Fix it or clean it. Learn skills. Sharpen your tools. Replace the screen on the door. Sew the hole in the pants. Apply a fresh coat of paint. Glue the sole back on the shoe. The internet and the library are abundant with DIY instructions for fixing just about everything. Thanks to Youtube I was able to fix anything.
Make your own. It only takes simple ingredients to make cleaning products (baking soda, vinegar) and personal care products (aloe vera gel, shea butter, cornstarch). Although you have to purchase raw ingredients, in the long run, they will be cheaper and last longer. My wife makes our laundry detergent.
Be frugal. Buy second-hand clothes, furniture, kitchen gadgets, hand tools, toys, housewares, and electronics. Borrow books, CDs, and movies from the library. I like to avoid malls, big box stores, chain stores, franchises, and boutiques. That way there is no temptation. I once heard an Amish woman who was taken through a mall for the first time, say, “I was fine before I came in here but seeing all this stuff makes me think I need it.” The internet has great places to get used things at a deal. E-bay, Craig’s List, Let It Go, and others are out there. Facebook has many local places to buy and sell.
Stay healthy. You can’t be self-sufficient if you are sick or injured. Stay safe – use mechanical equipment and tools safely. Eat well – avoid junk food. Stretch everyday – your joints will thank you. Brush. Floss.
Walk, bike, or ride your horse. Isn’t it time for the hitching post to come back into style? There are times that living off-grid means living far from town but if you can, use your legs instead of a car. You won’t need as much money for gas, insurance, or maintenance. When I plan it right and I’ve got the time, I can do my grocery shopping in town, pay bills, and do other errands in the same trip. You have to plan and make lists.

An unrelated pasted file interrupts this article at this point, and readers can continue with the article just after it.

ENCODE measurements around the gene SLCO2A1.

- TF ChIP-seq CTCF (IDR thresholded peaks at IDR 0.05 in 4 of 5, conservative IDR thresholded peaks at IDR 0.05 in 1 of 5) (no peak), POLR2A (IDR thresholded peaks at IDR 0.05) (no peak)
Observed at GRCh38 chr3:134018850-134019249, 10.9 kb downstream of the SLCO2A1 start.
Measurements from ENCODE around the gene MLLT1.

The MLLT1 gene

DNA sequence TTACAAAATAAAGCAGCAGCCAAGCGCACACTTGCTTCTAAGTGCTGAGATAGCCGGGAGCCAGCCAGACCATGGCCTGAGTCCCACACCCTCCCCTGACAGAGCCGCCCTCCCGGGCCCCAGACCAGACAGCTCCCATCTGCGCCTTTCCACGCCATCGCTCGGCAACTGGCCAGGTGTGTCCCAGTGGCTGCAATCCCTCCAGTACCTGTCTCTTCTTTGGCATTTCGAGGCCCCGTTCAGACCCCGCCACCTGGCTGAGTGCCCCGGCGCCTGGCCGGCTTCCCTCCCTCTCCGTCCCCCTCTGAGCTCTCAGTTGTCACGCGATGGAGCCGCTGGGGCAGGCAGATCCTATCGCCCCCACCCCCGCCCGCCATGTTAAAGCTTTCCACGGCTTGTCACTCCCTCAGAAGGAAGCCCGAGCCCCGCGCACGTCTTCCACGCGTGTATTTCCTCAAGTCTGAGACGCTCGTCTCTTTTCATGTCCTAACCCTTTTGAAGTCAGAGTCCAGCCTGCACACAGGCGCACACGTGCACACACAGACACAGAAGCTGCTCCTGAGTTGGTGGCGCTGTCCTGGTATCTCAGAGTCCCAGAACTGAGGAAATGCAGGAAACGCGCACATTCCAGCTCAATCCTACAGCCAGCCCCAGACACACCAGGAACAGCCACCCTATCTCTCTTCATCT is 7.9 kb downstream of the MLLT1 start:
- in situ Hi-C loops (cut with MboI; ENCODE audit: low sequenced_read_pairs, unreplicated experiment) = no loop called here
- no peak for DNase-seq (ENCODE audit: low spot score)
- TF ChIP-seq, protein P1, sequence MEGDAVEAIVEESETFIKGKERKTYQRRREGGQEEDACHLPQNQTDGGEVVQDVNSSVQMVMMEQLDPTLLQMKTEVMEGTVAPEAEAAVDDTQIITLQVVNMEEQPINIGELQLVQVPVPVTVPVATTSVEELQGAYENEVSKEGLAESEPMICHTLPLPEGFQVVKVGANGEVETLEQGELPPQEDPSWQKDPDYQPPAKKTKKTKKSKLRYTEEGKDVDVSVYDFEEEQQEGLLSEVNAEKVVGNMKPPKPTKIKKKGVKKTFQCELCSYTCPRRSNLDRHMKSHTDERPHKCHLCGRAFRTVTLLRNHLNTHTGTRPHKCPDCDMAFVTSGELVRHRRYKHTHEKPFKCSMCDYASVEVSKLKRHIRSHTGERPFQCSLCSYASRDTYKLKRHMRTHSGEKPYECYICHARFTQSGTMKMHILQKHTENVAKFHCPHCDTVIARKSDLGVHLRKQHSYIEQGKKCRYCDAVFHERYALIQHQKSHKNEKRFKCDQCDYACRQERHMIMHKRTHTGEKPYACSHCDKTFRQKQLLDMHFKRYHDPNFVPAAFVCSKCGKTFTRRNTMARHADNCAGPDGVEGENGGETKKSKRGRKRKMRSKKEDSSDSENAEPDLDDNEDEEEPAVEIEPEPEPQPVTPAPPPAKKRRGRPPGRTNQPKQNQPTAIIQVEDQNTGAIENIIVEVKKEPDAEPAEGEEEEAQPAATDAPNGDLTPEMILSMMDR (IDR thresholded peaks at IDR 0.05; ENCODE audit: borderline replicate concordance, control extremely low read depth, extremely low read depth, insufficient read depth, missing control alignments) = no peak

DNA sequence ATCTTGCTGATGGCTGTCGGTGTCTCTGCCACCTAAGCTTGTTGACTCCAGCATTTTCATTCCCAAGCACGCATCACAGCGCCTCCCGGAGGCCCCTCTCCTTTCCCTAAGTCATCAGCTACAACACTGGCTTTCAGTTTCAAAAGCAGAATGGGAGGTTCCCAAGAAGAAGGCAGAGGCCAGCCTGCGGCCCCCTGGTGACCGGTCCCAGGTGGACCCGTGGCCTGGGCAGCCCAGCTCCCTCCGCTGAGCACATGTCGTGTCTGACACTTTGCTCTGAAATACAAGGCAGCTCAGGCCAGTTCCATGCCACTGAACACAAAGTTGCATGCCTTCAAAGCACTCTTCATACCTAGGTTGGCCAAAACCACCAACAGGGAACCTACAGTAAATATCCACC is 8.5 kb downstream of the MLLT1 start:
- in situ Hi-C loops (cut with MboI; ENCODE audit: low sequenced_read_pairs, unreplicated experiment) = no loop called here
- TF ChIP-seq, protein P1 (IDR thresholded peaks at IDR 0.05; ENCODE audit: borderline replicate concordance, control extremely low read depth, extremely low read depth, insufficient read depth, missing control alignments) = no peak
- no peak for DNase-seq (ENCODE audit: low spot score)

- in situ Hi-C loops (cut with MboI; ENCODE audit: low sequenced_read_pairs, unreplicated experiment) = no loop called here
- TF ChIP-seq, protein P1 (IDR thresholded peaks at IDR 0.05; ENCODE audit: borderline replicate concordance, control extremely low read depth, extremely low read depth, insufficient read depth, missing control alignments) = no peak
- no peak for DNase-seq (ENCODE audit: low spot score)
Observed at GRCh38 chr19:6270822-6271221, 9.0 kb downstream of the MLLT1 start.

Go paperless. Replace paper towels with rags made from old clothes or towels. Replace toilet paper with cheap homemade toilet paper.
Install a wood stove. Even if you don’t use it as your primary heat source, keeping a functional wood stove in your home means you’ll always have the ability to keep your house warm and cook food. Having a stack of seasoned wood available and the implements to cut and split wood is key. Side bonus, good exercise cutting and stacking firewood.
Learn all you can. Every community has resources to help you to learn self-sufficiency skills. The Fire Department and Hospitals can offer medical training. Red Cross. Boy Scout Troops. Schools. Cultural centers. Garden clubs. Churches. There are endless places to learn new and important skills. Skills trump gear every time.
The theory of a self-reliant life really just asks “What am I totally reliant on other people for that I can’t do without”? It always comes down to the survival pyramid. Ask yourself what aspect of your life you could get closer to the roots in and find a way to incorporate a little of that into your daily life. I think you’ll find it’s enjoyable as well as satisfying.

Semper Paratus
Check 6